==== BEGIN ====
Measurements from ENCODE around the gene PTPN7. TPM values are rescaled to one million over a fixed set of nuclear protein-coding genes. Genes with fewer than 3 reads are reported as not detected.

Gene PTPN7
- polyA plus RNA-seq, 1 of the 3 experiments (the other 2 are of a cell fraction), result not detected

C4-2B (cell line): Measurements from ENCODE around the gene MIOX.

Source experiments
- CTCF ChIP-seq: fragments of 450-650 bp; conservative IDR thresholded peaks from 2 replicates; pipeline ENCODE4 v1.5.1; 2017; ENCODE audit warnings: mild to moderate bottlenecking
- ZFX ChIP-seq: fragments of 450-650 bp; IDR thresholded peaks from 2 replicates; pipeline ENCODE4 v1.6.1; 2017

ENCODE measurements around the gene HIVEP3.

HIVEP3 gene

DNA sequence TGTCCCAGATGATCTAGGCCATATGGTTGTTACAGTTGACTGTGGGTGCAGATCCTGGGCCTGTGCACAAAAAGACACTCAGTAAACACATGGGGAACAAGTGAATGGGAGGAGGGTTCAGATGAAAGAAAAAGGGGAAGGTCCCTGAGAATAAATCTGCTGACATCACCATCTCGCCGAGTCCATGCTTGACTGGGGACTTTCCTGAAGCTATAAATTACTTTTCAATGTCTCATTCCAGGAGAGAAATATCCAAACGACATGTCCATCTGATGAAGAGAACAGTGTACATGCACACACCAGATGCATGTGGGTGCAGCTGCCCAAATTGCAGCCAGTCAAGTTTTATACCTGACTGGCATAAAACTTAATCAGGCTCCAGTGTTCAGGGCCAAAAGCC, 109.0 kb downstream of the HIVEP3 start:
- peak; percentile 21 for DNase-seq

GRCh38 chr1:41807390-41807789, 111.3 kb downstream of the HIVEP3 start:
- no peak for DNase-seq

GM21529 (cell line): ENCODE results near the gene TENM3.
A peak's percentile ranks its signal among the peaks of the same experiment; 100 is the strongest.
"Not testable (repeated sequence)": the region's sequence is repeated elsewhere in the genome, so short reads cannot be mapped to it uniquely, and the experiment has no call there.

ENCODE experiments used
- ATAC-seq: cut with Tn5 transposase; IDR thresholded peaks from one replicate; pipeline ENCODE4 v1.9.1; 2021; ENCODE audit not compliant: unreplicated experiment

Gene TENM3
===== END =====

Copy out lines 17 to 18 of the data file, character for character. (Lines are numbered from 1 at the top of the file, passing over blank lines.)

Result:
ENCODE experiments used
- ATAC-seq: cut with Tn5 transposase; IDR thresholded peaks from one replicate; pipeline ENCODE4 v1.9.1; 2021; ENCODE audit not compliant: unreplicated experiment